Tips for driving safely in Bali

Transportation is always an important thing to think about when you are traveling. Different places have different driving cultures. Thus, when you are on the roads, knowing local rules can save you from a lot of trouble — accidentally running over a chicken, for example.


Such knowledge of road rules is very important, especially in places like Bali where there is inadequate public transportation for tourists.

Taking taxis all the time is very costly, whether for short trips to the supermarket or day-trips to tourist attractions.

Here are some tips compiled by The Jakarta Post Travel should you be looking at the option of renting a vehicle to travel around the island of Bali.

Driving documents
Although you might be excited about hitting the road as soon as possible, make sure you carefully check the vehicle that you are renting before making a deal. Make sure it is equipped with the necessary documents.

The standard registration requirement for vehicles in Indonesia is the vehicle registration certificate (STNK) that comes on blue or yellow paper, usually laminated. This is one of the two documents that the police will ask for if you are pulled over. The other one is a valid driving license; being a tourist in Bali does not relieve you from the obligation of having a license when driving.

The police in Bali occasionally hold raids on the streets to check that drivers are carrying these documents. If you don’t have an international license, you can apply for one at the police station on Jl. Gunung Sanghyang, Denpasar.

Vehicle condition
It is also a good idea to check on the condition of the vehicle that you are renting.

Tires and brakes are components that should check to ensure your vehicle will operate smoothly — you will need the vehicle to have good maneuvering ability to get through Bali’s unforgiving traffic.

Feel free to ask for a different option if you are not comfortable with the condition of the vehicle that you have been given.

Helmet or your wallet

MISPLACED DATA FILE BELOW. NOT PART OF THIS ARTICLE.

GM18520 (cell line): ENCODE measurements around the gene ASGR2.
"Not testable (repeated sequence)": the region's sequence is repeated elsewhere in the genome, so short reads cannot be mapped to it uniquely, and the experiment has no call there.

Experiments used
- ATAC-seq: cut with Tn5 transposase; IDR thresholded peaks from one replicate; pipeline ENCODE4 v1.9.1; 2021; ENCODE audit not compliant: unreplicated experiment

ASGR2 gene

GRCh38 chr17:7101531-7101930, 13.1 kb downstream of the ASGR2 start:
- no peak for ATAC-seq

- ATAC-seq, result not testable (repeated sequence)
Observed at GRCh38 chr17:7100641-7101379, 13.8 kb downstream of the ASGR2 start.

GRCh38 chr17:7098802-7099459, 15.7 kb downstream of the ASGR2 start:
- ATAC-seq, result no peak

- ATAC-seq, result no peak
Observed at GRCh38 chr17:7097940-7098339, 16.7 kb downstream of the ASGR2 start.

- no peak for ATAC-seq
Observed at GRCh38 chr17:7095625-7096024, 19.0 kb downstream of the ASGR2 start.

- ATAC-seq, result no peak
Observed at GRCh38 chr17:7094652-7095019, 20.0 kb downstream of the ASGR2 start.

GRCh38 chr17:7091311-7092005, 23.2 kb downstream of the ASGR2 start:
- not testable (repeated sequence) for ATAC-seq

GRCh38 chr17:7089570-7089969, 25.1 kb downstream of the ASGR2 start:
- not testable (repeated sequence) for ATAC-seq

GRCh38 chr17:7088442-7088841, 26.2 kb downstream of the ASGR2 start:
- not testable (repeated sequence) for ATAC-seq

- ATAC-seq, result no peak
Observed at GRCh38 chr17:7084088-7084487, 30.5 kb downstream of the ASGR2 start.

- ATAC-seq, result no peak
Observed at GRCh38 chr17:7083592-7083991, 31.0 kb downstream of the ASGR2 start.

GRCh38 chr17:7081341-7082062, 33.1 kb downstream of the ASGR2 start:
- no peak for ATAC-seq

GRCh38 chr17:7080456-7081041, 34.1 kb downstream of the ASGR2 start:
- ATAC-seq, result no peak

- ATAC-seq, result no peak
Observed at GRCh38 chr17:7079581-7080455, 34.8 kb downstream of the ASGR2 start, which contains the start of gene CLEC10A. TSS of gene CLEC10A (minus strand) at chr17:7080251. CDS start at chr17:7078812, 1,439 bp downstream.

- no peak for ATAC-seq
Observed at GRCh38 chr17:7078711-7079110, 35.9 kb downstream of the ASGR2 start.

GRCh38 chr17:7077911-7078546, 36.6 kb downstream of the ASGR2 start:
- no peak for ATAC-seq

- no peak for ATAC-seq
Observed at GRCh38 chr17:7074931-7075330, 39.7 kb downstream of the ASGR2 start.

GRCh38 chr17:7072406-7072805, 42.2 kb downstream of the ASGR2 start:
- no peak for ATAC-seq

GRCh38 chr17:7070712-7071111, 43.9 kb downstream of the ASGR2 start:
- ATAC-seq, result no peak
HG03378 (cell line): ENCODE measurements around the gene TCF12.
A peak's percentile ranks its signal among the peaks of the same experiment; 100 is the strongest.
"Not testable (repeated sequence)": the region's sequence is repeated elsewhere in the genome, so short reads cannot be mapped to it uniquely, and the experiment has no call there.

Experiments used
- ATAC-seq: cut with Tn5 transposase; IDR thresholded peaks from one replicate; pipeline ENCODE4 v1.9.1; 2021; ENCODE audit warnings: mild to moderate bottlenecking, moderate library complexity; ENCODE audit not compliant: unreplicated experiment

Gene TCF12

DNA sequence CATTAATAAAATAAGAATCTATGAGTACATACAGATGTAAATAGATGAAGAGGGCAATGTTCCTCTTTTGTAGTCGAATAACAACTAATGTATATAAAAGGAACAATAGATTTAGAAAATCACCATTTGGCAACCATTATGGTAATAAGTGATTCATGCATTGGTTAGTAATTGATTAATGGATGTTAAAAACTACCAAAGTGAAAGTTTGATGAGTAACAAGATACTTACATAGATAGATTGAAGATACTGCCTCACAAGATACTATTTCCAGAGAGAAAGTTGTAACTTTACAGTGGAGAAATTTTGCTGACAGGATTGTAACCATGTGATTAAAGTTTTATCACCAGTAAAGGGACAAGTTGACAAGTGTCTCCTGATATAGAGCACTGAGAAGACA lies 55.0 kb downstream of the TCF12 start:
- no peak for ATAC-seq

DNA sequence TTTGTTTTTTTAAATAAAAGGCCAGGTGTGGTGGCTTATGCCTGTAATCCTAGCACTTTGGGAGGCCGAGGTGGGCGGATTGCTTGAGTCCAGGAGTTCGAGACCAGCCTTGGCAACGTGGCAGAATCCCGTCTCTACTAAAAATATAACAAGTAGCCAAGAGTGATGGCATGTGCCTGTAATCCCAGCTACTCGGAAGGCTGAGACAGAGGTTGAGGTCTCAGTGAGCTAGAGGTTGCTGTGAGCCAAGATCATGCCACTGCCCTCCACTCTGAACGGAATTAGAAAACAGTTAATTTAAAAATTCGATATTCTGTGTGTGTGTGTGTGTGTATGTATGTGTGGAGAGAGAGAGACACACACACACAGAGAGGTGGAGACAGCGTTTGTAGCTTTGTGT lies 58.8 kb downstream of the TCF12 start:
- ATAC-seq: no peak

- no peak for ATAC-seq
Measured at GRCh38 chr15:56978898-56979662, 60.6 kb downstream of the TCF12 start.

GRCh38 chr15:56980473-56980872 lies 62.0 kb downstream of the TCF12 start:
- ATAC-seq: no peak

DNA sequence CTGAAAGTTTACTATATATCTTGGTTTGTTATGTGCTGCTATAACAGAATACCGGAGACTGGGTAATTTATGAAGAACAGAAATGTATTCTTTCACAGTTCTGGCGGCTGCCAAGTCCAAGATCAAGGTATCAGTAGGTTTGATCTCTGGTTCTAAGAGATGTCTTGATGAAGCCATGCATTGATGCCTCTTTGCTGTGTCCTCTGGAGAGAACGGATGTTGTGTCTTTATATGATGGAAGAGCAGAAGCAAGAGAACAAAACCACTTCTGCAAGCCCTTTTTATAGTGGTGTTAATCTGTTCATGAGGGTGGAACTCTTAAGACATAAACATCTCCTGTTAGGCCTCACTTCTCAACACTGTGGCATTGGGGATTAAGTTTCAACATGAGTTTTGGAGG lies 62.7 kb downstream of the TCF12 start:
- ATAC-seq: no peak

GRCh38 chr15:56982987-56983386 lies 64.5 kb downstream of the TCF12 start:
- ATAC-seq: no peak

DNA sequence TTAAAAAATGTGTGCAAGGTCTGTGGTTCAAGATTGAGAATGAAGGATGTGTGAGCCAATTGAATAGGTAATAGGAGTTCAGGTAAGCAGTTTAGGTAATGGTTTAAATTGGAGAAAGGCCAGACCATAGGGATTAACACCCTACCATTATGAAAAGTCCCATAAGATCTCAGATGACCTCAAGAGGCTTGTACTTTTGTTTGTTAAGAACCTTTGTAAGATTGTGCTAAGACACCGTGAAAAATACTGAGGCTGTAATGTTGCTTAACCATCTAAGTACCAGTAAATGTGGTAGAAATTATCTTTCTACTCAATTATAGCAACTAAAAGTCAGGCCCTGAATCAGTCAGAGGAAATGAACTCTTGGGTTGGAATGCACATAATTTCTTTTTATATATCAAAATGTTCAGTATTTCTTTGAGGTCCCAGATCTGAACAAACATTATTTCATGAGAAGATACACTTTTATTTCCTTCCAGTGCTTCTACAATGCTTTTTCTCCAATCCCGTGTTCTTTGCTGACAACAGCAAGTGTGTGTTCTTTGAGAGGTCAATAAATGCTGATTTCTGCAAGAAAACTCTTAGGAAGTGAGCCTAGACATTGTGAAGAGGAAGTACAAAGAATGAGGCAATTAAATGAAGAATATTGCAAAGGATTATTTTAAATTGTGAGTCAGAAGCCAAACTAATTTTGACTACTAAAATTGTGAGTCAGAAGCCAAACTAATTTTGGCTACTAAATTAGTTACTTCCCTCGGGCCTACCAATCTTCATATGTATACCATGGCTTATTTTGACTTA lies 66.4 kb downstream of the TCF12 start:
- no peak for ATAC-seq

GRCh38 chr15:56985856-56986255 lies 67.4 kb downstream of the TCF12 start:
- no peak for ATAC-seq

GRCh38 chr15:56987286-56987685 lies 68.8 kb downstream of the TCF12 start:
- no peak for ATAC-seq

Tom Cruise may have looked cool riding a bike wearing a sunglasses and letting the wind blow through his hair. However, doing that in Bali would land him a ticket. Not because of the sunglasses, but the absence of a helmet on his head.

Helmet are always provided with rental bikes; if you don’t value your life enough to put on a helmet, then you should be worried about your holiday budget being spent on fines from being pulled over by the police — they are very strict about this particular rule.

Peculiar signs
Indonesia uses traffic signs that are recognized worldwide, so it shouldn’t be hard for you to understand them on the road. Nevertheless, there are some rules that have exceptions, which you must know.

There are quite a number of one-way streets in Bali with red and white ‘do not enter’ traffic signs planted at both ends. Some of the said traffic signs also feature the words “kecuali sepeda motor”. This signifies that motorbikes are allowed to pass that particular one-way street even though they are traveling from the opposite direction. However, the words can vary from sign to sign; some will only state “kecuali motor”, or it can even be abbreviated to “kcl spd mtr”.

It is a similar situation at red-light intersections, where you can see signs stating “belok kiri jalan terus” below the traffic light. As Indonesia has a left-hand driving system, this notice means that you can keep going if you are planning on turning left on the intersection, regardless of the red light.

To honk or not to honk
You will immediately notice that Indonesian drivers can be quite trigger-happy when it comes to honking their car horns. Despite this generally being used to channel their road rage, there are actually some occasions where honking is considered acceptable.

One example is when you are coming into a turn with a blind spot, where you can’t see the oncoming traffic. It is also acceptable to sound your horn if you happen to pass a friend on the street.

However, you should never honk when there is a religious ceremony happening nearby. Balinese Hindu ceremonies often include parades on the street that can take up a whole lane, causing heavy traffic. But, no matter how bad traffic gets during this situation, do not sound your horn, as it is considered very disrespectful.

Tips on cars
Renting a car is a great choice if you plan on making a long trip around the island, especially if you are traveling with a big group. Most car rentals in Bali provide vehicles ranging from seven-seat family cars to minibuses that can carry 14 people.

Car rental businesses commonly offer self-driving packages, but it is better to pay extra for a driver if you are not familiar with the roads in Bali. Even though global positioning systems (GPS) and maps can help show you the way around, many of the tourist spots in Bali feature narrow routes that can be challenging even for seasoned drivers.


Source: The Jakarta Post Travel

 

 

 
 
  
 
 
  
 
 
 
 
 
  
 
 
 

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